The latest sculptures by artist Kim Simonsson seem to shimmer with life, and the effect is startlingly eerie. His ceramic sculptures depict children, mainly girls, and forest animals — but instead of having a smooth, hard surface like many of his other pieces do, these are covered in a vibrant green flocking that makes them look as though they’re covered in moss.
Although many of the sculptures depict children and animals, their mossy look makes them seem ancient.
Some are even placed in outdoor settings, where they blend in with moss-covered stones like otherworldly apparitions.
Moss Girl and River
There’s always a slightly menacing undercurrent in these works, regardless of how sweet the subject matter happens to be.
Two-Headed Moss Bunny and Moss Girl
It’s bizarre that such a vibrant covering can look so unsettling. Things covered in moss are static and ancient. These little girls and bunnies are not. “Nothing that is alive stays static long enough to grow moss, but a ceramic figure is frozen in a situation,” Simonsson says.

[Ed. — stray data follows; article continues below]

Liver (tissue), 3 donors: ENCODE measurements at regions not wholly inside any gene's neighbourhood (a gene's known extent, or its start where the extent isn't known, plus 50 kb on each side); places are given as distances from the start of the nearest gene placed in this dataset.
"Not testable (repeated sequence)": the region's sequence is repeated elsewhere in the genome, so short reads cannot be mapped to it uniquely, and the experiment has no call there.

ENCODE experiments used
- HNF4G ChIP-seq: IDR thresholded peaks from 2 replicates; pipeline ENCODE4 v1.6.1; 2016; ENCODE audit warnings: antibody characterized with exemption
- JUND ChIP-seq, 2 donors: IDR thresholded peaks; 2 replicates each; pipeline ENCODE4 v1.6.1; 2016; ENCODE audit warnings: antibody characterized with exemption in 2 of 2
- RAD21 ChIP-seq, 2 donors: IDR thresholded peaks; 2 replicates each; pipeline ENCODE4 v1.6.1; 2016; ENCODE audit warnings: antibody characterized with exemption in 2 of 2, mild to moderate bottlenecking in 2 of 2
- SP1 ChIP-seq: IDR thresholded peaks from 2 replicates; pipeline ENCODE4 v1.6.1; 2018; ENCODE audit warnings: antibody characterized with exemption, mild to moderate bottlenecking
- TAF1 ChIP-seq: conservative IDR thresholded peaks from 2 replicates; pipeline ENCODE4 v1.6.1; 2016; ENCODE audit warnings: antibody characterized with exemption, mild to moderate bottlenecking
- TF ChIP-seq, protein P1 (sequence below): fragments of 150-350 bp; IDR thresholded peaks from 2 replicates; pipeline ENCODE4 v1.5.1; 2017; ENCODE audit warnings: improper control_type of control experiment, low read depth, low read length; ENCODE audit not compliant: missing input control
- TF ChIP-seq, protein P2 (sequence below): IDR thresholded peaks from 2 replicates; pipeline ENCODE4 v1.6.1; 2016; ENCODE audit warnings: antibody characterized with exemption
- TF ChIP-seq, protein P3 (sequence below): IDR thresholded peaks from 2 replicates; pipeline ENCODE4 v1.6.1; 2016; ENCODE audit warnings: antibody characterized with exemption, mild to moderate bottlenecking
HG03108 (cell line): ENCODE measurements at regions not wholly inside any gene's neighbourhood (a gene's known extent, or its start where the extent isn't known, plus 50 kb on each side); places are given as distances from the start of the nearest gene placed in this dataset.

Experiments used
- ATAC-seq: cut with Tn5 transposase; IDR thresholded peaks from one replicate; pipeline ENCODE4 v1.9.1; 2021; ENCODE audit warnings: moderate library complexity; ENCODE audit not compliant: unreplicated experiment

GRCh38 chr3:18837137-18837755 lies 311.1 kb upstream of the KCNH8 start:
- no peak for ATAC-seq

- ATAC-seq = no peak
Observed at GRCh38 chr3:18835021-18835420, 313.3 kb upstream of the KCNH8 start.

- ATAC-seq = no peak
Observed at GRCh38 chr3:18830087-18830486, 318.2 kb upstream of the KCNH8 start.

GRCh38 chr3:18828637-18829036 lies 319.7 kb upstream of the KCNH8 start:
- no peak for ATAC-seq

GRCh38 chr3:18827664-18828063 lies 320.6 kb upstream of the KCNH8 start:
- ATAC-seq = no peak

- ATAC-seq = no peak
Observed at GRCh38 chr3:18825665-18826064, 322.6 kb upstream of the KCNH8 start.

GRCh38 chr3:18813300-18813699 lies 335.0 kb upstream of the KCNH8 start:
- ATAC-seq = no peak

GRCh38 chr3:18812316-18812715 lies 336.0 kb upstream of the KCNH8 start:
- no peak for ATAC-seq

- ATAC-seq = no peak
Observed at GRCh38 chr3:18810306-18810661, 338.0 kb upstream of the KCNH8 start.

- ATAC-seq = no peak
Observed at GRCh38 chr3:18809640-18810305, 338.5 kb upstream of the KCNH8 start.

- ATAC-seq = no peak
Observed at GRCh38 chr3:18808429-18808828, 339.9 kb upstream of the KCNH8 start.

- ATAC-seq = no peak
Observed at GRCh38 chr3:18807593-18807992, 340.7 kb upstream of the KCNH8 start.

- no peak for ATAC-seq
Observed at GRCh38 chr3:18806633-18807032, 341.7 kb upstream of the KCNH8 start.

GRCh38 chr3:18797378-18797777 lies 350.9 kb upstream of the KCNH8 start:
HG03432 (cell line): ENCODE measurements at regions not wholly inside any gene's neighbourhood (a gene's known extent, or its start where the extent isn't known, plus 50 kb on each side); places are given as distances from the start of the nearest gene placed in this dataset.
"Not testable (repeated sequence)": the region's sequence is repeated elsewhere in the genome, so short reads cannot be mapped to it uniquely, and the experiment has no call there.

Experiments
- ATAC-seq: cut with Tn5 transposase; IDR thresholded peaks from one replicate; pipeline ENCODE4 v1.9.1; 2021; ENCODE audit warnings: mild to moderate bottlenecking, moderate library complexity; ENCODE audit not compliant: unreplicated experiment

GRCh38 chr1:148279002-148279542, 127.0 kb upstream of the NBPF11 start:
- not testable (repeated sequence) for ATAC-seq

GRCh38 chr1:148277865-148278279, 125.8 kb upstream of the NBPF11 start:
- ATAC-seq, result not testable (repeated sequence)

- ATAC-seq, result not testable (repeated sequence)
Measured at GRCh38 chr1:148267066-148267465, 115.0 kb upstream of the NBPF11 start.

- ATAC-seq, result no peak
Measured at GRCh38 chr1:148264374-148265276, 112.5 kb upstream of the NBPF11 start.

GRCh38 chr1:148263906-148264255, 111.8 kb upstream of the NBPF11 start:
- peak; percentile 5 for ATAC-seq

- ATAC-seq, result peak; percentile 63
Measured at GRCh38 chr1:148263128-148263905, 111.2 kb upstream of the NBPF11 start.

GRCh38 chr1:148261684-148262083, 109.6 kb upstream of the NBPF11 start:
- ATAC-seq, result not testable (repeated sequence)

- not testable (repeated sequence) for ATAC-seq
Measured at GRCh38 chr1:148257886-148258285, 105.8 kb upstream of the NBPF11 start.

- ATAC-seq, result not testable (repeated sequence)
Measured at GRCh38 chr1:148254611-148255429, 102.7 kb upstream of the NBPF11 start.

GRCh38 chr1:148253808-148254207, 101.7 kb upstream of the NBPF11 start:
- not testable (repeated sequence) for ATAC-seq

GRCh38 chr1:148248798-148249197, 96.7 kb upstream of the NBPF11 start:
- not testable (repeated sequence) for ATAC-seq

Sometimes, the mossy creatures accompany other ceramic figures.
Lisa and Louise and Moss Bear
The soft, nylon flocking that looks so much like moss lends these pieces, which are currently on display in New York, a softer, more organic feeling. “My sculptures are usually very sleek and smooth. Pieces [in] Moss People are rougher and more personal. You can see my handprint in them,” Simonsson told TL Magazine.
In terms of inspiration, Simonsson drew from the fairytales of Hans Christian Andersen and the paintings of Edvard Munch, as well as from the Scandinavian folktales he grew up hearing.
Resting Moss Woman
Sleeping Moss Woman with Ghosts
This piece has a shiny metal accent.
Moss Girl with Visor